Millisphere: a discrete region inhabited by roughly one thousandth of the world population.
The sub provincial city of Ningpo (population coming up for eight million) is used here as a millisphere lens to look at the People's Republic of China as it celebrates 70 years since the People's Liberation Army (PLA) took control.
Ningbo is one of China's oldest cities and for 2000 years was the Silk Road terminus on the China Sea.
Ningpo was a major port when Shanghai and Hong Kong were still fishing villages and today the five busiest ports in the world are: Shanghai, Singapore, Shenzhen, Ningbo and Hong Kong - and they are all Han Chinese cities.
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Of the 1.3 billion Han, 1.2 billion live in China where they constitute over 90 per cent of the population.
Only in Tibet and Xinjiang are the Han not the majority.
The Han in China are divided into regional groups, differentiated by language and dialect.
The Ningbo Han (8 million) are a subgroup of the Wu Han (80 million).
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Before, and after, the 1949 revolution Ningbo Han went to Hong Kong and prospered. Many of the shipping magnates of Hong Kong are Ningpo Han.
One of the features of Chinese capitalism is the concept of guangxi - your obligation to your family and your clan and there are strong links between Hong Kong and Ningbo.
One Ningbo Han who went to seek his fortune in Hong Kong was Gui Minhai.
Born in Ningbo in 1964, Gui got a BA in Beijing, completed a PhD in Gothenburg, Sweden in '96 and returned to Ningbo in '99.
In 2003 Gui was convicted of drunk driving (110 km/h) in Ningbo, after killing a 23-year-old woman crossing the road.
Gui received a two year suspended jail term but slipped out of the country and then reappeared in Hong Kong publishing salacious and poorly sourced books about the Chinese party leadership.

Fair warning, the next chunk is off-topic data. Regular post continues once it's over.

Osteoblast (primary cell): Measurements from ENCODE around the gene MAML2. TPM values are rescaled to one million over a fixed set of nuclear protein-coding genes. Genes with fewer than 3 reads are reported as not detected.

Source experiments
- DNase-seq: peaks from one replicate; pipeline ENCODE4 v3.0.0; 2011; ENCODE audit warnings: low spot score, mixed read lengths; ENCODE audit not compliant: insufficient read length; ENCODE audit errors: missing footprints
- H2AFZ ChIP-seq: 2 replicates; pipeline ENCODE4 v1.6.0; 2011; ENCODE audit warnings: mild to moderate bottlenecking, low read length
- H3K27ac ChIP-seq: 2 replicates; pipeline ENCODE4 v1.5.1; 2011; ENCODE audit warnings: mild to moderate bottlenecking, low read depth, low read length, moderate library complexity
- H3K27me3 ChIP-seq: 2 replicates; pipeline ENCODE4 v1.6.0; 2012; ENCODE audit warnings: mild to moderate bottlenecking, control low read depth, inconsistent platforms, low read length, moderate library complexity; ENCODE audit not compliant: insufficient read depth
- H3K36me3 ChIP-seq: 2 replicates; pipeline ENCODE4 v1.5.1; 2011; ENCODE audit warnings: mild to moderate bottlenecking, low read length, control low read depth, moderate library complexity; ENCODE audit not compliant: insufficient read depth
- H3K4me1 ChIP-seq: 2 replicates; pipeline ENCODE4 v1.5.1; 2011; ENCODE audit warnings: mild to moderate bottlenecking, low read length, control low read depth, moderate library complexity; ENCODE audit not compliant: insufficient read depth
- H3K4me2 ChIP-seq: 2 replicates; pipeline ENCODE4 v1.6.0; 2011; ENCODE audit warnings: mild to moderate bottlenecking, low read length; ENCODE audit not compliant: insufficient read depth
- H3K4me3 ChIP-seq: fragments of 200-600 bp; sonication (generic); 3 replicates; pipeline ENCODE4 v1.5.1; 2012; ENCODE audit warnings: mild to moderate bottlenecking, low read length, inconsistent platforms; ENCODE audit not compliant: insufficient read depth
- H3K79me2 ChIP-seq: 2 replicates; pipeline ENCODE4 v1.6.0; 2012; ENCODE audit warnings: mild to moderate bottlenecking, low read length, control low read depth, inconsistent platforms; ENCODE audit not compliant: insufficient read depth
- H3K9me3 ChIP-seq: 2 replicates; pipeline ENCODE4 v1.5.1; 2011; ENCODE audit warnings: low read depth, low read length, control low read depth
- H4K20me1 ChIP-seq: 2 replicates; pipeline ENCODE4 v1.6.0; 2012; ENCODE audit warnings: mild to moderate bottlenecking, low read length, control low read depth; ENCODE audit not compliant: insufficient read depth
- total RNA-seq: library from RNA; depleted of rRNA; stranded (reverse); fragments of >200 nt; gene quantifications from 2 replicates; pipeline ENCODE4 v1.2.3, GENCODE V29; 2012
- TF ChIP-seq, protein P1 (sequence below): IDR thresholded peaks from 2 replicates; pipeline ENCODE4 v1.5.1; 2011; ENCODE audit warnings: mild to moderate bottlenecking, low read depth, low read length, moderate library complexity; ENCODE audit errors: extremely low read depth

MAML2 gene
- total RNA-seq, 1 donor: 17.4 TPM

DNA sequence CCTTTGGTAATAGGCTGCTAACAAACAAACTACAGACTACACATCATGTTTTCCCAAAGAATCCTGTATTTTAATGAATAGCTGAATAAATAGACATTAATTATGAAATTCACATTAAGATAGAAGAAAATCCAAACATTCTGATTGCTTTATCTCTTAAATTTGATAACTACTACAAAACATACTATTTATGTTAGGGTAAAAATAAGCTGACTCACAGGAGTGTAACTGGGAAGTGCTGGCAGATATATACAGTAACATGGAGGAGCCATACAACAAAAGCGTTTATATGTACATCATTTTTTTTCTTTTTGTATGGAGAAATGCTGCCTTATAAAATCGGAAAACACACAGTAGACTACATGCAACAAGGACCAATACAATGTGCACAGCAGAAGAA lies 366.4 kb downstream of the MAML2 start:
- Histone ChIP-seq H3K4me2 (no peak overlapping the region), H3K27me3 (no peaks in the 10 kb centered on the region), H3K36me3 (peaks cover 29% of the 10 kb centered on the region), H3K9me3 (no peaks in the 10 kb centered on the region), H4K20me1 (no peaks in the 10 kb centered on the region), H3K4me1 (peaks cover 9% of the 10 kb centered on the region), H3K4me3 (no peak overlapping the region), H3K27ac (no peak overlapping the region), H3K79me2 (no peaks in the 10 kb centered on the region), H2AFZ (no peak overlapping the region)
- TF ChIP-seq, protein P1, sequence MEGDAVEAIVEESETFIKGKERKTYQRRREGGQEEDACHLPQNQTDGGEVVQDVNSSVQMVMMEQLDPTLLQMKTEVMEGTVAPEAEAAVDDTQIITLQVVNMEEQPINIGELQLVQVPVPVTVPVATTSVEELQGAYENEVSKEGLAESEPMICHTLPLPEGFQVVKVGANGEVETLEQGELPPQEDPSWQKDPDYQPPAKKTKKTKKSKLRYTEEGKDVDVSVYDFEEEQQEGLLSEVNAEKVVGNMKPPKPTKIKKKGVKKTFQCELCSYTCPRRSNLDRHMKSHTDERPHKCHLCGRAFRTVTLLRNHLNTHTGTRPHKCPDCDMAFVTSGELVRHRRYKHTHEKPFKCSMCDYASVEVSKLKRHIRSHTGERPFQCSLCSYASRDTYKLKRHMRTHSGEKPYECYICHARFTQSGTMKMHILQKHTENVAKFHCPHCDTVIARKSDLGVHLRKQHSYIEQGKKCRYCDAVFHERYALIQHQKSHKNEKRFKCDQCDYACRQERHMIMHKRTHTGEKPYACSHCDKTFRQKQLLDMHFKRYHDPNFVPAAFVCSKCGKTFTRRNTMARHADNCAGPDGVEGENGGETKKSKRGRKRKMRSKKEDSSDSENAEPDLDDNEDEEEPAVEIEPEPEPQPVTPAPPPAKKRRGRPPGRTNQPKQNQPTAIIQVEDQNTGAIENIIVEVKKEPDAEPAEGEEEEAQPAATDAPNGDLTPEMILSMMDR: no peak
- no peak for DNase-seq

Books that mainland Chinese were hungry to read.
In 2015 Gui and four other directors of Hong Kong's Causeway Books were snatched and Gui reappeared in Ningbo, where he is on permanent loss of freedom to travel and permanent loss of face, probably at the behest of Ningbo Communist Party Secretary, Wang Huizhong, who outranks all officials there.
Cellist Yo Yo Ma, the founder of the Silk Road Ensemble, is another Ningbo Han.
Born in Paris and brought up in New York, China still considers him one of the 100 million "Chinese who are out of the country".
Before Portuguese pirates and the Christian sailing empires arrived in Ningbo there were ghettos at the port there for Arab and Jewish traders.
When we went to Shanghai for the expo in 2010 I was told that the difference between Eastern and Western capitalism was that "China has never let the Jews in".
During the expo, the Shanghai synagogue was allowed to reopen - only to be closed again when the expo ended.
Judaism is not one of the five sanctioned religions of China.
They are: Buddhism, Daoism, Catholicism (with a Han pope), Protestantism and Islam.
There has always been a small Jewish community in Hong Kong and the Far Eastern Economic Review was founded by a Hong Kong Jew.
A decade ago the Economic Review closed down after losing the battle for readers to the Economist.
It's final editorial, entitled "the black and the red" was about the links between the triads and the Communist party; about the party using thugs as enforcers.
The ways that China has devised to control the people of Tibet and Xinjiang is making the people of Hong Kong worry about ending up living in a cyber-surveilled prison-factory.
In the past 70 years the Chinese Communist Party has lifted millions of Chinese out of abject poverty at a rate unparalleled in history.
Seventy years ago, China's CO2 emissions were insignificant; today it has surpassed the USA to become the world's number one emitter.
Seventy years ago China had no navy; today its navy is second only to the USA in tonnage (although China has more sailors) and Ningpo is home to the PLAN (PLA Navy) East Sea Fleet, projecting out towards Taiwan - and the Pacific.